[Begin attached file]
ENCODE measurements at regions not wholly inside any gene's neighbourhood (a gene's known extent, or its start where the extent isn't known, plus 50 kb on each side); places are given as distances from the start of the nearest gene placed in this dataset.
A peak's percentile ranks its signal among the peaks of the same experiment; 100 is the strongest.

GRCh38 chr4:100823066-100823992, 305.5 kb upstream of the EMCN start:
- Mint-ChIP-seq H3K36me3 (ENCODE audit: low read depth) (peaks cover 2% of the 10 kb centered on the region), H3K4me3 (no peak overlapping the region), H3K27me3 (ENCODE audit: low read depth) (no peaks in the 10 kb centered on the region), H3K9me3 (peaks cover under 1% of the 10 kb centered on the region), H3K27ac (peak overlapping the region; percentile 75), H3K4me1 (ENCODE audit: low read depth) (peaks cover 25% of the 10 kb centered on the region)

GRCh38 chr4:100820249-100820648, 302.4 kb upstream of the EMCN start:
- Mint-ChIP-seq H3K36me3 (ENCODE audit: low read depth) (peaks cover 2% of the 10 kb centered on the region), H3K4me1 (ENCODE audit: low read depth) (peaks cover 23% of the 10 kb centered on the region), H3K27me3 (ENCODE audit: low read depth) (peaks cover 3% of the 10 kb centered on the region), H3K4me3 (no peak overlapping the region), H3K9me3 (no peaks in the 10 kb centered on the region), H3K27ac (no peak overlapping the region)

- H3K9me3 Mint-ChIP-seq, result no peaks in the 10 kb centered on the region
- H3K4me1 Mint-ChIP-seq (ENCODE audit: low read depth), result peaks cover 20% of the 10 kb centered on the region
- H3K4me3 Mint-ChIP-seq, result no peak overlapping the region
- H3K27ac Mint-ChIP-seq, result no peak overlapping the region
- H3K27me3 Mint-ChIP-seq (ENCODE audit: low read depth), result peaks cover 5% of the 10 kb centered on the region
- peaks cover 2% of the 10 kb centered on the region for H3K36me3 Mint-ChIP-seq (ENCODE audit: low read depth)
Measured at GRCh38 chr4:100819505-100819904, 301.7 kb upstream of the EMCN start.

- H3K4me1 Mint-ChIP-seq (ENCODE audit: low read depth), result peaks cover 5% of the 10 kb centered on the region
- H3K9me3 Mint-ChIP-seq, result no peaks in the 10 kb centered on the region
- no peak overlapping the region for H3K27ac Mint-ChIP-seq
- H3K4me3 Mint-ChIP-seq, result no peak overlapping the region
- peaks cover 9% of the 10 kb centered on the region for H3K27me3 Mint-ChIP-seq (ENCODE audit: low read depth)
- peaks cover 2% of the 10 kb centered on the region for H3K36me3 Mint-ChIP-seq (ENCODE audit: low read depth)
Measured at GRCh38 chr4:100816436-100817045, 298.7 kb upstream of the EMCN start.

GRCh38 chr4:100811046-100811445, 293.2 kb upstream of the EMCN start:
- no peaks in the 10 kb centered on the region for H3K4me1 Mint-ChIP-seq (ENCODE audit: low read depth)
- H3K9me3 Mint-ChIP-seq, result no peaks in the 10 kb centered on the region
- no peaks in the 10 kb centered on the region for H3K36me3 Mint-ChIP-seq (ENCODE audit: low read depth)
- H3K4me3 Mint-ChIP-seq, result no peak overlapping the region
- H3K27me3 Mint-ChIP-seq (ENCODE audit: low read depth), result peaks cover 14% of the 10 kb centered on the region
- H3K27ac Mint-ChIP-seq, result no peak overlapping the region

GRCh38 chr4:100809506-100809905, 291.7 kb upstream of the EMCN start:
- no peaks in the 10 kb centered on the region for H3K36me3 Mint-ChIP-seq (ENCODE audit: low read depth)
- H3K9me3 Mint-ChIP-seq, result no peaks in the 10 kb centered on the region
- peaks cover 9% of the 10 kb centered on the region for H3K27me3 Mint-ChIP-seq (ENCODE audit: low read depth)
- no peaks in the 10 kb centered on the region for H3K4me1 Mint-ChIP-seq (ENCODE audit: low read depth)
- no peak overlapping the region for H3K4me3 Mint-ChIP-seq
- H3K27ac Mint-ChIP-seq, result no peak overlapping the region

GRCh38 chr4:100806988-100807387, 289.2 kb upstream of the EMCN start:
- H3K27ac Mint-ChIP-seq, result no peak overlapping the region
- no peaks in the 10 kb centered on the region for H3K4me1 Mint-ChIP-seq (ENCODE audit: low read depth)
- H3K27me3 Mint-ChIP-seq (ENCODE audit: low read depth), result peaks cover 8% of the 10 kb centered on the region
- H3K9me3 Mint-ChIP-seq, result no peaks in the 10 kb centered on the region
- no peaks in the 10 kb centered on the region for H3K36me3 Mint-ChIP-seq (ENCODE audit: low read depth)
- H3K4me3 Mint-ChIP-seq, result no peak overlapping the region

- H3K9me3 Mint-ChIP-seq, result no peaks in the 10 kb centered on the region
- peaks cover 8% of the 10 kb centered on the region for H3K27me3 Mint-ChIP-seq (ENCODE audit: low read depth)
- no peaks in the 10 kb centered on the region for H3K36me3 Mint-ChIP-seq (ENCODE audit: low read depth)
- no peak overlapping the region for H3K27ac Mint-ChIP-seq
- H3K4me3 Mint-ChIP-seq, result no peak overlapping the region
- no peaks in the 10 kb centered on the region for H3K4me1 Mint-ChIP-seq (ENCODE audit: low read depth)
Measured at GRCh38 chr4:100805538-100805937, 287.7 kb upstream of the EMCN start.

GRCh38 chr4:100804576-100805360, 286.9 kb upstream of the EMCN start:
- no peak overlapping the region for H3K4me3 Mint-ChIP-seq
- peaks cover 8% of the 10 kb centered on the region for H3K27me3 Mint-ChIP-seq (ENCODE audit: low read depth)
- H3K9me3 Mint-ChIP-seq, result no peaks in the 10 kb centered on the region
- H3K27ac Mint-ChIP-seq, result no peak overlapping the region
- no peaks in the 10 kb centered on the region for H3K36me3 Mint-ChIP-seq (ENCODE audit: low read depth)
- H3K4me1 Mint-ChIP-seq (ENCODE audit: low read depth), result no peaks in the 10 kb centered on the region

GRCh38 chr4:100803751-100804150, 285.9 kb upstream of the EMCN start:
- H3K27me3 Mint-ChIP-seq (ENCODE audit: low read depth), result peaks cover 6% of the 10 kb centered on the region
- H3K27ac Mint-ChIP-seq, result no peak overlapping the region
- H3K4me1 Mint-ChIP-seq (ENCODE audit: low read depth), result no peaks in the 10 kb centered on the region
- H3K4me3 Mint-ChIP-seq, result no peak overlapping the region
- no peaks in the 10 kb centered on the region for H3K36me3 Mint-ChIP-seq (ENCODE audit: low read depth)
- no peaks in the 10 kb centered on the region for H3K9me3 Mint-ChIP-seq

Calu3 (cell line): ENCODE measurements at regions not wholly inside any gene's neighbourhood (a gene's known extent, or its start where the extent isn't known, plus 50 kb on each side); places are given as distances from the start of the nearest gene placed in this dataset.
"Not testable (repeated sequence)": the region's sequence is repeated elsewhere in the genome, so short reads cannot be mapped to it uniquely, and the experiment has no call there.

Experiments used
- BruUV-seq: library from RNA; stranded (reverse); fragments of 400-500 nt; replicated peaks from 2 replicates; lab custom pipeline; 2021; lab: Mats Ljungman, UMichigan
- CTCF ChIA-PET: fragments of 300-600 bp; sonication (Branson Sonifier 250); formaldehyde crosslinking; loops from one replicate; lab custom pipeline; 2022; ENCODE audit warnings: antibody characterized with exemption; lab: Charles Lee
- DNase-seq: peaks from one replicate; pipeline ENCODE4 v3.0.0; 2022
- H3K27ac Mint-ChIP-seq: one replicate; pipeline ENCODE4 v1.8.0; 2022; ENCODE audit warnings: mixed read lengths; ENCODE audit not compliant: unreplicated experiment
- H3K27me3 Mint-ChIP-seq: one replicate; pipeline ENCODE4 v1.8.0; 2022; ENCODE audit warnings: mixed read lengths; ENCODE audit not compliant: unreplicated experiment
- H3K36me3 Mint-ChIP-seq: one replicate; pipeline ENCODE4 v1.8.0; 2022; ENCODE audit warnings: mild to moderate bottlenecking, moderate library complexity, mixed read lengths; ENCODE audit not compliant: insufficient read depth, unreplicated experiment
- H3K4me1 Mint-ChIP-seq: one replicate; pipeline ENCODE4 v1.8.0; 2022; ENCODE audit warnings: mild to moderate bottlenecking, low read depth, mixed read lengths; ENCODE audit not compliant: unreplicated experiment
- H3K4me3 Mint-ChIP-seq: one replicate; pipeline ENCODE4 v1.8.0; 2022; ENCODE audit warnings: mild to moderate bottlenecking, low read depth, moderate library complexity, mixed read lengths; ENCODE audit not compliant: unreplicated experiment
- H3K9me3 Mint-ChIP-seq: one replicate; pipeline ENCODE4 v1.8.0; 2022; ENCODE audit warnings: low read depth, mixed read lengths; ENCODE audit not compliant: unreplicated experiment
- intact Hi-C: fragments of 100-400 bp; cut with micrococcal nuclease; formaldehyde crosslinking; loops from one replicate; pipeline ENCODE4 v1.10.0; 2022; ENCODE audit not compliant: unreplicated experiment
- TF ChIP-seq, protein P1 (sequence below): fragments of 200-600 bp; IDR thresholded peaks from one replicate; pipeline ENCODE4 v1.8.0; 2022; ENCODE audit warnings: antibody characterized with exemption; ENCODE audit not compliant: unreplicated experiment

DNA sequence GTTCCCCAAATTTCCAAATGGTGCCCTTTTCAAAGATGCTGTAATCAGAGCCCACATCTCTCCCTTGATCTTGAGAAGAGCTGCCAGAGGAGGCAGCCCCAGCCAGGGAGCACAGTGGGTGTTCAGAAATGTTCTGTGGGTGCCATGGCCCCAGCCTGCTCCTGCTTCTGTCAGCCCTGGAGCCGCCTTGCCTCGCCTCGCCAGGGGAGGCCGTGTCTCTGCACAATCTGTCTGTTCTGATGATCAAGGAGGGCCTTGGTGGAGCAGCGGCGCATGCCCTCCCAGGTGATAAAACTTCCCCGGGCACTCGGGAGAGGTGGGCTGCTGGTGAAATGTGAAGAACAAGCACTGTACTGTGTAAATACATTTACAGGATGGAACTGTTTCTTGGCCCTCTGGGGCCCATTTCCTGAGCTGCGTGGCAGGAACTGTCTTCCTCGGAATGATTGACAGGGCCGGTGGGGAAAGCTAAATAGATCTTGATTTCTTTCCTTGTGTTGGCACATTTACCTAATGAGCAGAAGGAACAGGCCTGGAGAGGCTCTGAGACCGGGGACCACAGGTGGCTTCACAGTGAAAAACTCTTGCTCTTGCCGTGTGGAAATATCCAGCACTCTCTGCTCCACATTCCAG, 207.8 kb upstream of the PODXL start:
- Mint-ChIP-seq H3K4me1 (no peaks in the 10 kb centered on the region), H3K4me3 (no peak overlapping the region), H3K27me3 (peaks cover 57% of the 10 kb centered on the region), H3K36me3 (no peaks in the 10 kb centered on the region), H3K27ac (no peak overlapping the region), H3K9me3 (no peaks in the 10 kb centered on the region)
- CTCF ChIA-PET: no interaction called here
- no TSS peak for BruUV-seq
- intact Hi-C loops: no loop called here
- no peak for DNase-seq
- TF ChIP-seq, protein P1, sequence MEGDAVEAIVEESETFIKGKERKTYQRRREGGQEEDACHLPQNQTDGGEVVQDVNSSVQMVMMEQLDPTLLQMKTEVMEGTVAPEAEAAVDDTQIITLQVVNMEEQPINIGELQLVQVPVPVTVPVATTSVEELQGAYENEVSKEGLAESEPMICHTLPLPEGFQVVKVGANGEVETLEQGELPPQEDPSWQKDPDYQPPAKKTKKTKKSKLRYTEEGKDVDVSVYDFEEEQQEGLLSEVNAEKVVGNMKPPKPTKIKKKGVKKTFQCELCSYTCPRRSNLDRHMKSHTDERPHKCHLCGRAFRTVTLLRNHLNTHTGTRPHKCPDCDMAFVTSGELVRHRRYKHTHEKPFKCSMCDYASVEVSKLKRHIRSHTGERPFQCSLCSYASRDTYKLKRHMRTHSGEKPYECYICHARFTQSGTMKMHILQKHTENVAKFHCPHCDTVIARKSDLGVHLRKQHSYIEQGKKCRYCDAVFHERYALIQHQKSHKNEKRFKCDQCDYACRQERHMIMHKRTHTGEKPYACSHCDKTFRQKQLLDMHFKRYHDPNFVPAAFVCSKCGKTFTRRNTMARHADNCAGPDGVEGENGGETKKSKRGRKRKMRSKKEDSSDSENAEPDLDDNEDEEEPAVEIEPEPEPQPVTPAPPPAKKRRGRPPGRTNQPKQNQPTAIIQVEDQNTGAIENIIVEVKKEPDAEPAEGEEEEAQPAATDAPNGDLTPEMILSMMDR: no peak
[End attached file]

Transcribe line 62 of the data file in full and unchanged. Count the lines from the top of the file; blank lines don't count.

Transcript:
- no peaks in the 10 kb centered on the region for H3K9me3 Mint-ChIP-seq